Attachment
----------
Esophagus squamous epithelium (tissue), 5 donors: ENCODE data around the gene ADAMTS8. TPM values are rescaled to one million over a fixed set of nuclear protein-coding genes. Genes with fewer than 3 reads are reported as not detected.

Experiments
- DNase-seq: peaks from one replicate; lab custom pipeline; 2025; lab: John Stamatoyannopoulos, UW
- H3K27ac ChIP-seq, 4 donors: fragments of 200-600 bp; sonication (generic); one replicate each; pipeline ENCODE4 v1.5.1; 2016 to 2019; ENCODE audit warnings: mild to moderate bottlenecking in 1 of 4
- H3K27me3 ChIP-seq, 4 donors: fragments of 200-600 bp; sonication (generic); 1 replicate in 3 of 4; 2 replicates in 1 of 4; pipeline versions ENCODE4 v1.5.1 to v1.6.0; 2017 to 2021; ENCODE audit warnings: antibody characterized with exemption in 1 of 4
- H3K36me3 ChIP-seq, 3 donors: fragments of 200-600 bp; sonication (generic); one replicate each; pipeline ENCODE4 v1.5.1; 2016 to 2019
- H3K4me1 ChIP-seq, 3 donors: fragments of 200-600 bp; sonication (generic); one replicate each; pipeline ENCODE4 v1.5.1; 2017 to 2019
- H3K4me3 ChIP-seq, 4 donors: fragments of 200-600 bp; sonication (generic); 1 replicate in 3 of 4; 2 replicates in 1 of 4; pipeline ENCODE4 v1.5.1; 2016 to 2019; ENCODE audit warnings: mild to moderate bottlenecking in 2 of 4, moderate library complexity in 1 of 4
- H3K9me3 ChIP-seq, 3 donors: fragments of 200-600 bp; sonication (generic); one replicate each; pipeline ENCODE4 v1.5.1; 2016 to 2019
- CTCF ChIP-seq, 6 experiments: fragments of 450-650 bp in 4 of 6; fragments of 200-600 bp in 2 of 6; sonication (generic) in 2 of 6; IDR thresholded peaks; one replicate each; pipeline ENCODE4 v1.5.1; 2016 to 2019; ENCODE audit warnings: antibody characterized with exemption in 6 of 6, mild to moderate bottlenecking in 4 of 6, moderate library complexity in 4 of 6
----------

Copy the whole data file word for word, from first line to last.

Esophagus squamous epithelium (tissue), 5 donors: ENCODE data around the gene ADAMTS8. TPM values are rescaled to one million over a fixed set of nuclear protein-coding genes. Genes with fewer than 3 reads are reported as not detected.

Experiments
- DNase-seq: peaks from one replicate; lab custom pipeline; 2025; lab: John Stamatoyannopoulos, UW
- H3K27ac ChIP-seq, 4 donors: fragments of 200-600 bp; sonication (generic); one replicate each; pipeline ENCODE4 v1.5.1; 2016 to 2019; ENCODE audit warnings: mild to moderate bottlenecking in 1 of 4
- H3K27me3 ChIP-seq, 4 donors: fragments of 200-600 bp; sonication (generic); 1 replicate in 3 of 4; 2 replicates in 1 of 4; pipeline versions ENCODE4 v1.5.1 to v1.6.0; 2017 to 2021; ENCODE audit warnings: antibody characterized with exemption in 1 of 4
- H3K36me3 ChIP-seq, 3 donors: fragments of 200-600 bp; sonication (generic); one replicate each; pipeline ENCODE4 v1.5.1; 2016 to 2019
- H3K4me1 ChIP-seq, 3 donors: fragments of 200-600 bp; sonication (generic); one replicate each; pipeline ENCODE4 v1.5.1; 2017 to 2019
- H3K4me3 ChIP-seq, 4 donors: fragments of 200-600 bp; sonication (generic); 1 replicate in 3 of 4; 2 replicates in 1 of 4; pipeline ENCODE4 v1.5.1; 2016 to 2019; ENCODE audit warnings: mild to moderate bottlenecking in 2 of 4, moderate library complexity in 1 of 4
- H3K9me3 ChIP-seq, 3 donors: fragments of 200-600 bp; sonication (generic); one replicate each; pipeline ENCODE4 v1.5.1; 2016 to 2019
- CTCF ChIP-seq, 6 experiments: fragments of 450-650 bp in 4 of 6; fragments of 200-600 bp in 2 of 6; sonication (generic) in 2 of 6; IDR thresholded peaks; one replicate each; pipeline ENCODE4 v1.5.1; 2016 to 2019; ENCODE audit warnings: antibody characterized with exemption in 6 of 6, mild to moderate bottlenecking in 4 of 6, moderate library complexity in 4 of 6